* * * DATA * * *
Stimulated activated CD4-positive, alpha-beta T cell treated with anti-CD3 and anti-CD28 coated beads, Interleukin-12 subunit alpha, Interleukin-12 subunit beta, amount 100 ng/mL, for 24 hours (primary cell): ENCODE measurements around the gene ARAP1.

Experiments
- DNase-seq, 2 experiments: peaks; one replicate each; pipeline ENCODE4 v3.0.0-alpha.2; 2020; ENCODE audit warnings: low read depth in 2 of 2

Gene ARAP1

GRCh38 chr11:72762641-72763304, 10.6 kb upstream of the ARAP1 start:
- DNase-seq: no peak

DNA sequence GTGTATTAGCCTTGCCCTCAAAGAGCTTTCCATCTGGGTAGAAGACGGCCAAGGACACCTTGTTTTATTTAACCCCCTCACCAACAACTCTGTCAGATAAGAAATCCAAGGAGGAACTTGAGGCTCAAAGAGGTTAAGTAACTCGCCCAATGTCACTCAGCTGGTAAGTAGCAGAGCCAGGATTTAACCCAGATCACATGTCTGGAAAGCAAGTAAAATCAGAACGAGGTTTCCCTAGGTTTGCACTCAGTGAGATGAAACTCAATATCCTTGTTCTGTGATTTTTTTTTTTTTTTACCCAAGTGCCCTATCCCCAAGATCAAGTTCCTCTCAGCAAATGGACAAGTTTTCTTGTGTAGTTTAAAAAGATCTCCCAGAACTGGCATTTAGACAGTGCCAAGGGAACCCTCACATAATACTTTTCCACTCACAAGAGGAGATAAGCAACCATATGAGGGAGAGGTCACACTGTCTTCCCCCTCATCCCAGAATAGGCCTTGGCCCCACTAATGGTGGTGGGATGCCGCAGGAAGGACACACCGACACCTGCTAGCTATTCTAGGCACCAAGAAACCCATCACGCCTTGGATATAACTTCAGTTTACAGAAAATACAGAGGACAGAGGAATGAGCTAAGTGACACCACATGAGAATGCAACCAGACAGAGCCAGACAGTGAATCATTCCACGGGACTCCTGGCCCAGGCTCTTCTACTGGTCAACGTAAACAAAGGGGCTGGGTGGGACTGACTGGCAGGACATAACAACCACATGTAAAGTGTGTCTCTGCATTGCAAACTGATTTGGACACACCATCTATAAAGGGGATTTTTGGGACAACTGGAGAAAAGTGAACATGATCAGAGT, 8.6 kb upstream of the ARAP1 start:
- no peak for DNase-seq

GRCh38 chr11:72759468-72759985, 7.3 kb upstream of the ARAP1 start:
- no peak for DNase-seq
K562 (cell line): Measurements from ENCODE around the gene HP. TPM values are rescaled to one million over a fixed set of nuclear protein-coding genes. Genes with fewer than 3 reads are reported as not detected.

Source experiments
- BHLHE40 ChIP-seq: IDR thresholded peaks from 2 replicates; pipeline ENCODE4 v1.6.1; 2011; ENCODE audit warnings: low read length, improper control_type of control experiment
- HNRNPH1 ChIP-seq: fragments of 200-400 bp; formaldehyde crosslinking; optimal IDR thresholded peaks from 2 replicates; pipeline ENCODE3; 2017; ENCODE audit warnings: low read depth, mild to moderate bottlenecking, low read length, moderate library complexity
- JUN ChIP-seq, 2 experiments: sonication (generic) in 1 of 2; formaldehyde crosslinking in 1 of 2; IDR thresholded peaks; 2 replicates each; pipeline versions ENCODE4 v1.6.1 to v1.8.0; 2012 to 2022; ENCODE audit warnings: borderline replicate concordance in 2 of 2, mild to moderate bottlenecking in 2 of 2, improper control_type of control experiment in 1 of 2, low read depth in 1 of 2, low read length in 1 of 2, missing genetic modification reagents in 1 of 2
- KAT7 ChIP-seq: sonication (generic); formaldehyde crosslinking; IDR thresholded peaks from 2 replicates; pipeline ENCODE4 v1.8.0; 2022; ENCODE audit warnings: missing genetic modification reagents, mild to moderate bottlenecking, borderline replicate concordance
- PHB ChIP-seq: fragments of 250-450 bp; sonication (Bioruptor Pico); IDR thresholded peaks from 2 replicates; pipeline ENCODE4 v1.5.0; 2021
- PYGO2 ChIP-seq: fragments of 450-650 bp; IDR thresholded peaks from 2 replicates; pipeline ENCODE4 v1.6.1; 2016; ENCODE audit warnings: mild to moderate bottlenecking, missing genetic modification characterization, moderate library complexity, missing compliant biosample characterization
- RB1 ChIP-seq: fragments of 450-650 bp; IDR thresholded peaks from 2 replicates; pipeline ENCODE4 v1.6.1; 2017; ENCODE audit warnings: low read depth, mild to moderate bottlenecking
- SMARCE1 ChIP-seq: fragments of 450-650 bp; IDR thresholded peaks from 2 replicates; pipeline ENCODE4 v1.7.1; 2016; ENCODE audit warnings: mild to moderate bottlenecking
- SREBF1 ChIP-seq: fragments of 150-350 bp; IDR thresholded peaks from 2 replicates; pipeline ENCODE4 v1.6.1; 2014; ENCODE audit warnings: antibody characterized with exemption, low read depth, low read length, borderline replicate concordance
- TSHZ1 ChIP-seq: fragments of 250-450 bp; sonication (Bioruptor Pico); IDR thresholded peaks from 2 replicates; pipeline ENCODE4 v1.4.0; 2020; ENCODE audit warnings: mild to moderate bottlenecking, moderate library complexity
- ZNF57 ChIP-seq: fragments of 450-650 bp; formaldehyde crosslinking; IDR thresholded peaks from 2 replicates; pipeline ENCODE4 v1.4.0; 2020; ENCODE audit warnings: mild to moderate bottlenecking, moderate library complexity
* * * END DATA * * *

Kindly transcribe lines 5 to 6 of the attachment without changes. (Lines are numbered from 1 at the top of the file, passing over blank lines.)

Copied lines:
GRCh38 chr11:72762641-72763304, 10.6 kb upstream of the ARAP1 start:
- DNase-seq: no peak